How France opened its door to Mickey Mouse
Euro Disneyland was decried by newspapers, but visitors found it 'fabulous'
When a Disney theme park opened outside Paris in April 1992, one newspaper called it a "cultural Chornobyl."
"Among the intellectual elite in Paris ... Euro Disney is seen as an American assault on French culture," explained CBC reporter Dan Bjarnason for The National.
The park, which cost $5 billion to build on fields formerly devoted to sunflowers and sugar beets, wasn't Disney's first foray outside North America. It also had a resort in Japan.
Yves Micheu, director of Paris's Institute of Fine Arts, said culture was about leisure, and shouldn't be "grey and very difficult and severe."
Fireworks were un choc
"You must enjoy culture," he said. "So, why not Disney?"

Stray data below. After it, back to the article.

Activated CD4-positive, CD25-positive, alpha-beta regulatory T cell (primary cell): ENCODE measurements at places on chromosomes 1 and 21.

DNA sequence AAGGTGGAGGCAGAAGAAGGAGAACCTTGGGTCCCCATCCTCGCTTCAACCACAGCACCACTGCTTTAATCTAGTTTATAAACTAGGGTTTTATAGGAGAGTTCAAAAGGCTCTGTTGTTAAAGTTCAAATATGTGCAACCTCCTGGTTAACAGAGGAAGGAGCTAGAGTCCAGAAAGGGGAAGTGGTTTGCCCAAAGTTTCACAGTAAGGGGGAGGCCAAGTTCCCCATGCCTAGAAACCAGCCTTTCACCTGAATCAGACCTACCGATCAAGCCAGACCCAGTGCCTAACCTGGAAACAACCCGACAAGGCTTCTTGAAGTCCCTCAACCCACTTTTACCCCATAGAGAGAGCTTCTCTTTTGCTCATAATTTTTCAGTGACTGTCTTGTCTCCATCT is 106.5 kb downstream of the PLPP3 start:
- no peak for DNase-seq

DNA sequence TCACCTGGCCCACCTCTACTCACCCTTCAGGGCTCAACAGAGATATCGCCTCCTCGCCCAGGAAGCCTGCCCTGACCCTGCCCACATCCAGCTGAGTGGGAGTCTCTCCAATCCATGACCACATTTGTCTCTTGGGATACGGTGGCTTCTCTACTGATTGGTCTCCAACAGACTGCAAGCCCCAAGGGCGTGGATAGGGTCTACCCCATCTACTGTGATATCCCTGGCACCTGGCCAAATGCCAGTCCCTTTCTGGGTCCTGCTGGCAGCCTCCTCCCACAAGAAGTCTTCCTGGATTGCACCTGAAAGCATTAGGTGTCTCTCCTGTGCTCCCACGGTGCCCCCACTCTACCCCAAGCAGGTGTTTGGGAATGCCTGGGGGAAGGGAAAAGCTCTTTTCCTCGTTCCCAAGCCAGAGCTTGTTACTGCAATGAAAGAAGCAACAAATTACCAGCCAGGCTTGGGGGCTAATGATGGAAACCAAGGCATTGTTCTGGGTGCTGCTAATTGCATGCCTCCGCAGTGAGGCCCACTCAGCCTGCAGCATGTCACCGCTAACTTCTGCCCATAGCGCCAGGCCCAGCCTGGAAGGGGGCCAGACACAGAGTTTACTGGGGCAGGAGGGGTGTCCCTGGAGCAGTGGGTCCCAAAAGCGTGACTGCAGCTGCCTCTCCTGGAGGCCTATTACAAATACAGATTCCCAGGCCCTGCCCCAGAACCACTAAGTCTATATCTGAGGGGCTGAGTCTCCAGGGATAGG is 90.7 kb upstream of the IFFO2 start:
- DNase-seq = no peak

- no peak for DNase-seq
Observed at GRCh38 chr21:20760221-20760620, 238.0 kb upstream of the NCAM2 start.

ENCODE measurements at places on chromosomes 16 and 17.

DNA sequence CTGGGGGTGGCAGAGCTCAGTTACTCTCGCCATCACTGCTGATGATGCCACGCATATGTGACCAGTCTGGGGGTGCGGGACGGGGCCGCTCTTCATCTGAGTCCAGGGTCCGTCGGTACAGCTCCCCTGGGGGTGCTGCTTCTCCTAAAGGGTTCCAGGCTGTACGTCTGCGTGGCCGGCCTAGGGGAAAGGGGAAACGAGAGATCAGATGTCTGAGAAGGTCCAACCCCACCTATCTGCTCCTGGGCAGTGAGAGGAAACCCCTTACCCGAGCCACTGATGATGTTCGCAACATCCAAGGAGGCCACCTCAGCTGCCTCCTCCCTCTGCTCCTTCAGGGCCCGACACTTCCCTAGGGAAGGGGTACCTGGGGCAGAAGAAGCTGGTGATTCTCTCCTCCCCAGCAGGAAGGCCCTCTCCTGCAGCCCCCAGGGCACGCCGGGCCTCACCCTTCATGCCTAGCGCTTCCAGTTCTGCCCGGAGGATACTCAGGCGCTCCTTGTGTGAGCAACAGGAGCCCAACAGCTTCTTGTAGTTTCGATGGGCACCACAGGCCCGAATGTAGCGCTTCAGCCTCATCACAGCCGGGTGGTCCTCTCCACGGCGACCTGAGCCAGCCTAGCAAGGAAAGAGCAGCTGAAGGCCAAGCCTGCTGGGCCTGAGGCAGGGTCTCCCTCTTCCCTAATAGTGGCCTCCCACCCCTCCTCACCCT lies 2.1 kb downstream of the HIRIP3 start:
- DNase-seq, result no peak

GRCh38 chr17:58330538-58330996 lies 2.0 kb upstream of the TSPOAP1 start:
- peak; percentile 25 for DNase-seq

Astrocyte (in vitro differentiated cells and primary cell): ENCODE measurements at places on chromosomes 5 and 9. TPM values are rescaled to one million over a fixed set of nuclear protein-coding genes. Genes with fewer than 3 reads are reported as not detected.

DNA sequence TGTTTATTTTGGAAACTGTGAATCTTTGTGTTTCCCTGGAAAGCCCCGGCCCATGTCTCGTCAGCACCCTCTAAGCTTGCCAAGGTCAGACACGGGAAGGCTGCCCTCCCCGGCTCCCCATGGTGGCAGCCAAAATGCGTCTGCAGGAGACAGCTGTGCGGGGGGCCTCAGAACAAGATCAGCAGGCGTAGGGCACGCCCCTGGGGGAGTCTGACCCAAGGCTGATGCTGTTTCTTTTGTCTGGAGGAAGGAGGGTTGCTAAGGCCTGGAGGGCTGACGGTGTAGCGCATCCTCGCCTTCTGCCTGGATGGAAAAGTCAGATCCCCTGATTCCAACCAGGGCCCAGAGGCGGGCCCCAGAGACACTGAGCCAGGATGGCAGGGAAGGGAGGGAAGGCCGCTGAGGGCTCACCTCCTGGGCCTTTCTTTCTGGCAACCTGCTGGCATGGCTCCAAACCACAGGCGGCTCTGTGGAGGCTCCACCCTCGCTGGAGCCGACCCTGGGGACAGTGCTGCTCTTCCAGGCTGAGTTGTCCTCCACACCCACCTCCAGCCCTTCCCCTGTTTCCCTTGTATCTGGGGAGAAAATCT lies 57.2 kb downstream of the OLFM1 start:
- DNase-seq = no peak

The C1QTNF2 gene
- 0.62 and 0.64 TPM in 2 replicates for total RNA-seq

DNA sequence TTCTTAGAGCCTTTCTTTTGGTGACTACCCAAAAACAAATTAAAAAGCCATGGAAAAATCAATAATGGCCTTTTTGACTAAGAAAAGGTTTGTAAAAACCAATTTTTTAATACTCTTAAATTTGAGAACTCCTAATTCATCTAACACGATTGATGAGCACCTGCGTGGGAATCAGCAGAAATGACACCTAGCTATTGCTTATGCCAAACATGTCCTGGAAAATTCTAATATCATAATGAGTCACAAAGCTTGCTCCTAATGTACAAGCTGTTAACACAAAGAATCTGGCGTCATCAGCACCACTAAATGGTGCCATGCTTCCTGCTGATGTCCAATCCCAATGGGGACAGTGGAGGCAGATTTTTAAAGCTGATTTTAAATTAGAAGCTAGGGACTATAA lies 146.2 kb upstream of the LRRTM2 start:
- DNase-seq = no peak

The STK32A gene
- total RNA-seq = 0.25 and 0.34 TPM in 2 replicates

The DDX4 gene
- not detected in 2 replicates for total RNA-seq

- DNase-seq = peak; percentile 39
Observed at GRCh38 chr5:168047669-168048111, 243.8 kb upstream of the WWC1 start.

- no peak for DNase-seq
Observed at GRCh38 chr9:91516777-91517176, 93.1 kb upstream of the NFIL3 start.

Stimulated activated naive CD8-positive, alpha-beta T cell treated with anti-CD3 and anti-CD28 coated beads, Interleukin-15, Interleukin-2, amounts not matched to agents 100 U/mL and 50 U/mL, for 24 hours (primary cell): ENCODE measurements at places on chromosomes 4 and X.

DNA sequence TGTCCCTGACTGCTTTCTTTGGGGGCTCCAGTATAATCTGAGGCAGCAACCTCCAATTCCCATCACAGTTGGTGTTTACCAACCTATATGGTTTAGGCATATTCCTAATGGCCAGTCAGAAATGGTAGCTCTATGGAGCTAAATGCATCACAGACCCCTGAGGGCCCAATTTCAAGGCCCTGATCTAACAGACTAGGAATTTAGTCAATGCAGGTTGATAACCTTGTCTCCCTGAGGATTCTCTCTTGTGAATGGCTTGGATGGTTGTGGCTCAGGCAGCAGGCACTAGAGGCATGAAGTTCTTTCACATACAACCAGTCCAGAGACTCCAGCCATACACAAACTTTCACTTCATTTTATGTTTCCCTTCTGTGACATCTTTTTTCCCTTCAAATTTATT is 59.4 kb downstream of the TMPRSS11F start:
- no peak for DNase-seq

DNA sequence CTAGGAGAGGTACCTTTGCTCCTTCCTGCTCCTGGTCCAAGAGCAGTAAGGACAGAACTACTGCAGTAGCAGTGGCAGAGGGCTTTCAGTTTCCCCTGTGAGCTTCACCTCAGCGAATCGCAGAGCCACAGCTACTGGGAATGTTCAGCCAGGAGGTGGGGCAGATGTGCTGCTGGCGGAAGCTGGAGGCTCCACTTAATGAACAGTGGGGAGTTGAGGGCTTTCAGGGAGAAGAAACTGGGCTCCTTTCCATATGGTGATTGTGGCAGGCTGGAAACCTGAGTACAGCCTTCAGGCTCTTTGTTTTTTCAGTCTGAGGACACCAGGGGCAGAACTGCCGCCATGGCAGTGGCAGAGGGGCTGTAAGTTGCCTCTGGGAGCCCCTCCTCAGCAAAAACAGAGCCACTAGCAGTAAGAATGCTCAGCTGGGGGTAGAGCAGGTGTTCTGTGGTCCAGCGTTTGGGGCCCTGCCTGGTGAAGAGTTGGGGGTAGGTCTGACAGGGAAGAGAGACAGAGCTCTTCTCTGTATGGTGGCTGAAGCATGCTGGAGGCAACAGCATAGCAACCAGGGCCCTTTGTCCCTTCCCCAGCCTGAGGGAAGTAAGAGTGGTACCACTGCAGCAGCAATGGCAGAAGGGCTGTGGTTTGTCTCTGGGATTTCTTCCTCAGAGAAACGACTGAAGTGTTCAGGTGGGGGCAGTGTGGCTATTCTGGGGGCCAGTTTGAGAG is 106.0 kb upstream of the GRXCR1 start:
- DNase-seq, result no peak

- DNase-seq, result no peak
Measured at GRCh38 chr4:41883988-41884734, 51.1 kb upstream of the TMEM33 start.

Nearby villagers weren't all pleased with their new neighbour — "It's a shock," said one man of the nightly fireworks.
Another resident compared the park to the Eiffel Tower.
"I admire it, but it doesn't mean I want to live beneath it," he said.
At the resort, crowds waited to get in starting at dawn and Mickey Mouse was treated like a visiting head of state, waving from a car surrounded by security staff.
Park visitors were enthusiastic about the place. One man described it as "fabulous."
According to the Globe and Mail, Euro Disneyland attracted 50,000 people on opening day — one-fifth what it had projected.